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Tag: campaign for safe cosmetics

Embrace Your Curls, Don’t Chemically Straighten Them!

According to the Campaign for Safe Cosmetics, chemical hair straighteners are some of the most toxic products that you can absorb through your hair and scalp.

With a pH of about 12, similar to that of household ammonia or soap, chemical relaxers are among the most caustic cosmetic products on the market, says the Environmental Working Group, a nonprofit environmental organization that is behind the Campaign for Safe Cosmetics. Along with hair dyes, hair straighteners are the source of more complaints to the Food and Drug Administration’s Office of Cosmetics and Colors than almost any other product.

While I’ve never been one to use a chemical hair straightener, there have been many, many times when I’ve wished for a good solution to managing my wild tangle of curls and frizz. You should see the shelves of half-used hair products around my bathroom — if you’re not someone who has struggled to control their hair for decades, then you might think it was overkill.   🙂

Luckily, my sister introduced me to Ouidad products a few years ago, though it wasn’t until I made the trek into a Ouidad salon a few times that I got the right cut and the hang of how to style it. Now I can celebrate my curls instead of curse them. I’ve even entered the Ouidad curl contest — you can help me out by casting your vote below and passing it along.

Here’s to beautiful curls without toxic chemicals!

Toxins in Nailpolish

You may be surprised to learn this natural girl keeps her toenails prettily polished in fun magentas and reds. It’s a monthly ritual for my mother and I to steal an hour together at the nail salon while enjoying the decadent pleasure of a pedicure.

That’s why I was pleased to learn that OPI Products, the worlds’ largest nail polish manufacturer, responded to pressure brought on by the Campaign for Safe Cosmetics by removing dibutyl phthalate and toluene from its nail polishes in 2006. These are petroleum byproducts (i.e., waste from refining) that are cancer-causing endocrine disruptors.

So when big companies whine that they couldn’t possibly find safer ingredients and still offer an effective product, we should remember the example of OPI and the millions of bottles of nail polish no longer emitting toxic fumes to sicken salon workers or leaching toxins through the nails of polish wearers.

Would you bathe your baby in formaldehyde?

Last month the Campaign for Safe Cosmetics and partner organizations released a report revealing that dozens of popular bath products for babies and kids contain at least two hazardous contaminants: 1,4-dioxane and formaldehyde.

Both of these chemicals cause cancer in animals, and formaldehyde is also known to cause skin rashes in people who are sensitive to the chemical.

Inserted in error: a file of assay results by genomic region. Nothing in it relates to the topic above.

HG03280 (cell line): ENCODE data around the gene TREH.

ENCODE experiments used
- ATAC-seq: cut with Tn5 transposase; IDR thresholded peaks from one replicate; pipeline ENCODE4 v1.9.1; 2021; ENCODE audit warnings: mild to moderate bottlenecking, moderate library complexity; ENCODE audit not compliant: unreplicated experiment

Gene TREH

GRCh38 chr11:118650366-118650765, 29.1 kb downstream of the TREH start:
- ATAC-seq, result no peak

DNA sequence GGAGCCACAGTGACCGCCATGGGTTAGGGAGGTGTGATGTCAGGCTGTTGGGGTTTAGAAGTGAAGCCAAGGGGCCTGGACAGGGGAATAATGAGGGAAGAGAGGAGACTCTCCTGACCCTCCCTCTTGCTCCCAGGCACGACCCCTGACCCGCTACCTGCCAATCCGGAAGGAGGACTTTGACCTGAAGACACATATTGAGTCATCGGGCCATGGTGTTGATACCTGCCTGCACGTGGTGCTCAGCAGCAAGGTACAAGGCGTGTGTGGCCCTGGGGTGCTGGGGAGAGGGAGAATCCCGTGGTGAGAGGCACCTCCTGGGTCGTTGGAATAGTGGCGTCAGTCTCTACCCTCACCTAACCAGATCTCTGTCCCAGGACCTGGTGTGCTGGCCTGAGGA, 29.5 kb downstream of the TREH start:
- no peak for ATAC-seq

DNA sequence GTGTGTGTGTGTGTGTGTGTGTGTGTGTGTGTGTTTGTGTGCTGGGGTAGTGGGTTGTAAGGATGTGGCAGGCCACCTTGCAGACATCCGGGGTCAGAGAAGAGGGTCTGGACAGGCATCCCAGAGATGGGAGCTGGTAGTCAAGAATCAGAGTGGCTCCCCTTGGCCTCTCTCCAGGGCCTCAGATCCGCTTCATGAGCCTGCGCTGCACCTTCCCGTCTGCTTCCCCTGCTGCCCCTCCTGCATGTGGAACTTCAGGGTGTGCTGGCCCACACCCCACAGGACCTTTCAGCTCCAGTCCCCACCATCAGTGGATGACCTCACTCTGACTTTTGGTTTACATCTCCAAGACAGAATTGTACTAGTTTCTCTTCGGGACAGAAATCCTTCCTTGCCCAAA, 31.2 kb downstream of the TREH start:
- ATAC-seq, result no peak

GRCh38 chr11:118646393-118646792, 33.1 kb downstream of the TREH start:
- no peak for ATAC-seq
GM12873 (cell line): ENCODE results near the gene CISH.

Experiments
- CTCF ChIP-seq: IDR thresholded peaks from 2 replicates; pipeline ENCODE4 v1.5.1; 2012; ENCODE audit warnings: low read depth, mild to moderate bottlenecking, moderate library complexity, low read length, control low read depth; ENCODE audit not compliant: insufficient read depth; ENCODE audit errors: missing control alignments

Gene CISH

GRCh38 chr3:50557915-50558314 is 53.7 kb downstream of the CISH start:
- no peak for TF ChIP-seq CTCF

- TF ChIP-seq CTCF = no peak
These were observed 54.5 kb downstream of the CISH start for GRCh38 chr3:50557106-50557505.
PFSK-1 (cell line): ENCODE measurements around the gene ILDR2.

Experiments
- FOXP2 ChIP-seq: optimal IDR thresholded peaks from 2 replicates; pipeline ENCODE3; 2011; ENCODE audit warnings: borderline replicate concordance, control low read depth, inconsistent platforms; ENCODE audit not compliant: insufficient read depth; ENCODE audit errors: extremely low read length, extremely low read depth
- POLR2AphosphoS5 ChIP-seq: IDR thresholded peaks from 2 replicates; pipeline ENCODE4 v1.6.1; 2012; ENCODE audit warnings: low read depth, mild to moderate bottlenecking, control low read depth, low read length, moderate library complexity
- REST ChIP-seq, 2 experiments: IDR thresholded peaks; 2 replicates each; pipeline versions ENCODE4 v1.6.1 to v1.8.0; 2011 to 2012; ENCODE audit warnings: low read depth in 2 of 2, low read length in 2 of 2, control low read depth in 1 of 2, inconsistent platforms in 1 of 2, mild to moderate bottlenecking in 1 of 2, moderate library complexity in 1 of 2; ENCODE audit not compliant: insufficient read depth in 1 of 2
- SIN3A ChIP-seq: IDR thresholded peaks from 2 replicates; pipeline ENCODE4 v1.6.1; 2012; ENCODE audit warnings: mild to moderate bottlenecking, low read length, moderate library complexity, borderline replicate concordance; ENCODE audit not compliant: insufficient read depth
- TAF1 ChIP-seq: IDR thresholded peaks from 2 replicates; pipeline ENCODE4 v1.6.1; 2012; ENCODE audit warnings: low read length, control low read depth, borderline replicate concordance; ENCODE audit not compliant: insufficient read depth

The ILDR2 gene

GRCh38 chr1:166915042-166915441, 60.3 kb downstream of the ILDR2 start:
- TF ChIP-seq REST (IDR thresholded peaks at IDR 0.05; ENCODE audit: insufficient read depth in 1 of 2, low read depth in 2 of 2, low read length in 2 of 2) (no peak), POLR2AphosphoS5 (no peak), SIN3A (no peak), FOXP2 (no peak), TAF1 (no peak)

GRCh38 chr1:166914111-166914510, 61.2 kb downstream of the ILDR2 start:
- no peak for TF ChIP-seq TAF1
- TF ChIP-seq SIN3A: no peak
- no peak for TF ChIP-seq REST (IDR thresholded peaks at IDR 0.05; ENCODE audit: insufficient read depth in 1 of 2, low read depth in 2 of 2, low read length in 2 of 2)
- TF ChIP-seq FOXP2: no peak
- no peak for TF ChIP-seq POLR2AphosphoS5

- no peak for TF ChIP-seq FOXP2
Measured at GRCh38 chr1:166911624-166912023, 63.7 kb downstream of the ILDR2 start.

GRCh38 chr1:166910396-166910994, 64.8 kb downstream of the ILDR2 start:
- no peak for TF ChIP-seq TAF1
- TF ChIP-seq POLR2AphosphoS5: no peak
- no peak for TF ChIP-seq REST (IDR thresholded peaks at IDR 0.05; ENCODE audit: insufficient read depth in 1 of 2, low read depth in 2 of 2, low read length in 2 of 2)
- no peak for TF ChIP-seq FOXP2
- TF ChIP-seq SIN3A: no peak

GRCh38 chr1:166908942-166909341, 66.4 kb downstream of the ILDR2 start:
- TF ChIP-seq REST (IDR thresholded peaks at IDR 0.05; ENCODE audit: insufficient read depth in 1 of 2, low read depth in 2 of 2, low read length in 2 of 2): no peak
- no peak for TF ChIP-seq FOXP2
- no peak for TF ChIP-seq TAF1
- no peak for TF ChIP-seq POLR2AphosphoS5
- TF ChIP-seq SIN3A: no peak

Parents around the world were particularly infuriated that Johnson’s Baby Shampoo, the iconic brand that many hospitals send home with new babies, contained both of these contaminants – neither of which is listed on ingredient labels.

The caustic baby shampoo story was covered across the United States, around the world and online. Concerned moms called Johnson & Johnson – and then blogged about the company’s dismissive response.

Of the report, J&J said, “The trace levels of certain compounds found by the Campaign for Safe Cosmetics can result from processes that make our products gentle for babies and safe from bacteria growth,” and the Campaign should stop “alarming” parents.

The Campaign thinks parents have a right to know if the products they buy for their babies contain hazardous chemicals linked to cancer and skin rashes. Other companies are making safe and gentle baby products without hazardous chemicals. Instead of playing defense, J&J should live up to its promises of purity and be the safest, most responsible company it can be.

Whether you bathe your little ones using Johnson’s Baby Shampoo, you grew up with “No More Tears” in the tub, you’re a medical professional, or you’re just outraged that there are carcinogens in shampoo, you can take a minute to tell J&J that safe products are important to you by sending a letter to Johnson & Johnson from the Campaign for Safe Cosmetics Web site.

Learn more in the whole report: “No More Toxic Tub”. Be aware and be safe.

Toxic Chemicals in Cosmetics – Denver, October 5, 2008

The Environmental Working Group, the Campaign for Safe Cosmetics and the Women’s Lobby of Colorado are proud to host a book reading and panel discussion on toxic chemicals in cosmetics, and what low dose exposures to chemicals means for Americans.

The FREE event will take place at Craig Hall at the University of Denver on October 8th at 6:30pm. It will feature Stacy Malkan, author of Not Just a Pretty Face: The Ugly Side of the Beauty Industry, Joshua Onysko, CEO of Pangea Organics, and Sonya Lunder, Senior Analyst at Environmental Working Group, who will give the exciting presentation “10 Americans,” the story of the 287 chemicals they found in the blood of 10 special people.

Light refreshments will be served, and Colorado companies that have signed the Compact for Safe Cosmetics will be on hand with product samples.

RSVP to reserve your spot!

Directions to Craig Hall, Graduate School of Social Work at the University of Denver.